Livestock industry unites to help deliver future Government policy

Key stakeholders from the livestock sector across England, Wales and Scotland gathered in Birmingham on Thursday (August 4) to plan a route forward for farming after Brexit. Agreeing that the industry bodies should work together, the organisations started to look at ways they can positively support the UK and devolved Governments as negotiations start and crucial decisions are made in this long process.

Chris Dodds, Executive Secretary of the Livestock Auctioneers Association, instigated bringing the organisations together, believing that a collaborative approach between the livestock sector and Governments can only be beneficial at a time when a framework for the future of the industry needs to be formed that is as robust as possible to pass on to the next generation.

Attending the meeting were 10 UK livestock industry organisations, the FUW, TFA, IAAS, NBA, NSA, NPA, NFUS, CAAV, LAA and SBA.

“We agreed that regular meetings of this nature will now take place going forward to discuss trade, support and future regulatory issues and developments. This is a positive opportunity for the livestock sector to shape future policy post Brexit, and to help Governments as much as possible by working in a collaborative way to deliver a profitable and dynamic industry”, said Mr Dodds.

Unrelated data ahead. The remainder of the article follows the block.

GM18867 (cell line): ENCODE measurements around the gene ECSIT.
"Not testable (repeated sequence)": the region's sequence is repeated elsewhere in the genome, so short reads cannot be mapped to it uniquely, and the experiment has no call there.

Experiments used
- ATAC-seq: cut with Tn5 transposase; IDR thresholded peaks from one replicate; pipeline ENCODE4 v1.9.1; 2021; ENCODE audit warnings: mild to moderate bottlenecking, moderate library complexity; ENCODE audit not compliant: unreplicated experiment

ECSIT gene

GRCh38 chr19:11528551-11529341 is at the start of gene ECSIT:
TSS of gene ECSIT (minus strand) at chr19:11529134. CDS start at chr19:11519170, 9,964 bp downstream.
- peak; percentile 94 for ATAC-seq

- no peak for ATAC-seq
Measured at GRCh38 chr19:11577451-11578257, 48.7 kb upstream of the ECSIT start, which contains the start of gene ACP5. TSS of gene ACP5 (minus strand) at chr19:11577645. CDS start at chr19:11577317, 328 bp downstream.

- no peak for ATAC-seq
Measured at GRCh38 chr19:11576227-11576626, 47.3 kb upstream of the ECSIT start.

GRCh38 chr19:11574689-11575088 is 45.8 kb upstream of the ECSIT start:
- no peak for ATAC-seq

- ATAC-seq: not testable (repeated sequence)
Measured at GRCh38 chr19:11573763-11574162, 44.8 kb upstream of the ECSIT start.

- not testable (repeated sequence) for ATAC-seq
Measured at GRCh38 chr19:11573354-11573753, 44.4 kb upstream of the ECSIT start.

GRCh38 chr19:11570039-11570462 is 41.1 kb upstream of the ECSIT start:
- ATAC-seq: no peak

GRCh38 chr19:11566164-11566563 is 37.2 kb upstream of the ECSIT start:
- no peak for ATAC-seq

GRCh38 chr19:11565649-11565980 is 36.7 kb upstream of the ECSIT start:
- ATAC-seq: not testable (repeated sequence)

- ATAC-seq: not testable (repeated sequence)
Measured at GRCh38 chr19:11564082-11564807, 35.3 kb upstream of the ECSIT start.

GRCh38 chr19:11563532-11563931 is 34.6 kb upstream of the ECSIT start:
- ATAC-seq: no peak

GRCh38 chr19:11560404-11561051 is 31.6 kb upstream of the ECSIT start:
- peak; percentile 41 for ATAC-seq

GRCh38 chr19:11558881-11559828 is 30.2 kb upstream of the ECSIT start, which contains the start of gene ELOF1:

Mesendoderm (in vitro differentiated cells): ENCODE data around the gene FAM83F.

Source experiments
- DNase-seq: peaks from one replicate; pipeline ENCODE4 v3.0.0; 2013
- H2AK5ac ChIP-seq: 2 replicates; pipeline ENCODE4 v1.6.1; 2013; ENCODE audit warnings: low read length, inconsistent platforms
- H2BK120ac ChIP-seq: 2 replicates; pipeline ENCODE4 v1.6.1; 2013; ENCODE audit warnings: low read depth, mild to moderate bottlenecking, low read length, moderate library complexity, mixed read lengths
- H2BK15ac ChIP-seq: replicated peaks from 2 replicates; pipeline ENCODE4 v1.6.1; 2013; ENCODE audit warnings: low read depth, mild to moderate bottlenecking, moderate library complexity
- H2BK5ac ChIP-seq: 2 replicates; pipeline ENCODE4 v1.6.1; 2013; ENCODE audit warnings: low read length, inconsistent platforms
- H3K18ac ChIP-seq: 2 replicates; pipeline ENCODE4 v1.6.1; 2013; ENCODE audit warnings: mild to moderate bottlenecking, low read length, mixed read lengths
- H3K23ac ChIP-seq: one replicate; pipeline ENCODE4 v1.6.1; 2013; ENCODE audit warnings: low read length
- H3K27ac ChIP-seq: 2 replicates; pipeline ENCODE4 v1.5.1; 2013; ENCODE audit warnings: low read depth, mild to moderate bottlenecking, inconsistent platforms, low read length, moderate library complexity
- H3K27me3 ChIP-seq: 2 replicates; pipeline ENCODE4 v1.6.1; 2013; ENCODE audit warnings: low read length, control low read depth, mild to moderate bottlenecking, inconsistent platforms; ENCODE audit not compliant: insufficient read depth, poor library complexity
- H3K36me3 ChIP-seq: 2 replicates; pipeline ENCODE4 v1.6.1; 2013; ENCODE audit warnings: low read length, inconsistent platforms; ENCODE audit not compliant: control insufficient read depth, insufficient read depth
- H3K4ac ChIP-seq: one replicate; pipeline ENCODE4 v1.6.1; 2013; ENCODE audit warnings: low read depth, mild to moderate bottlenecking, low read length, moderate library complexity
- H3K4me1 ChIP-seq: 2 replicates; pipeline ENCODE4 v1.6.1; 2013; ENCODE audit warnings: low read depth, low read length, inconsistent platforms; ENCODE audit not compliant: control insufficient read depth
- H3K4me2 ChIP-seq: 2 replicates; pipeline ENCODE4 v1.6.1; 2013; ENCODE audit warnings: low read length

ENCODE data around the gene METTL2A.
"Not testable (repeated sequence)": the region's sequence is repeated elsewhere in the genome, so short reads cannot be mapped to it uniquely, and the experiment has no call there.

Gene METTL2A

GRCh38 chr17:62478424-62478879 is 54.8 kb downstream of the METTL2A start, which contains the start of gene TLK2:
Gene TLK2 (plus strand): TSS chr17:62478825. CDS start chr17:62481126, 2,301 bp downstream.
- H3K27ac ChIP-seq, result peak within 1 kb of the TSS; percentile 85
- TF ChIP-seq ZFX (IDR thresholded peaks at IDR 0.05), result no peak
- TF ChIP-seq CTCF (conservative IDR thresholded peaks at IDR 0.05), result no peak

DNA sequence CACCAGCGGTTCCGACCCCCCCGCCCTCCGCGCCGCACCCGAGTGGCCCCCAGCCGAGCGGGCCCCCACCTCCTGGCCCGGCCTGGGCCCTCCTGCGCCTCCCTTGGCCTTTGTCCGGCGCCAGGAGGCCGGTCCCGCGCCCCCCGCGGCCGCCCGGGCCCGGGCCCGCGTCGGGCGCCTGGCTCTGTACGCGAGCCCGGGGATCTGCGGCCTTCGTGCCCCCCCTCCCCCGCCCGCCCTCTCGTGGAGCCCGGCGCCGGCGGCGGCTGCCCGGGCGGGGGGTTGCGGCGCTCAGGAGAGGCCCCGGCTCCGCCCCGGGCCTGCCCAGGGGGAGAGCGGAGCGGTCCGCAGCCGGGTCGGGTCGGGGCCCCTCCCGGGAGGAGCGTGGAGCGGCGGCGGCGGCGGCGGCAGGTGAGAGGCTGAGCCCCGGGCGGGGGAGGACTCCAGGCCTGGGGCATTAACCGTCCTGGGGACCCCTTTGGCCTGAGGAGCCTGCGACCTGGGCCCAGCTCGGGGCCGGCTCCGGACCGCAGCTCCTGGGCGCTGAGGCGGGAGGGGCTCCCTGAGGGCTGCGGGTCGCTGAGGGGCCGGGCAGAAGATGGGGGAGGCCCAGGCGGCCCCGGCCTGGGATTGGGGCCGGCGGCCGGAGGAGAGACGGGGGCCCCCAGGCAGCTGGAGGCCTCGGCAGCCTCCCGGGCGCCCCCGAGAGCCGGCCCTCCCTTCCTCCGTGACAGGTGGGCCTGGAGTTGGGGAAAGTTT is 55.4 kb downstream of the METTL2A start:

The group agreed to work through the practical implications of the various policy development aspects ahead so that issues can be discussed with Governments in a united way, whilst maintaining the respective organisations’ individual responsibilities to their members and respecting devolution. It was agreed that this is far too important an issue for the industry to approach it in a fragmented way. The industry’s future is at stake, and the next generation must be protected. Working together will provide the best opportunity to get it right.

The group are all looking forward to a positive future, whilst appreciating that they have to be creative and support the Governments with solid recommendations to show that there is one overall message from the UK livestock sector. There is a need to be clear and articulate and to provide a strong voice”.

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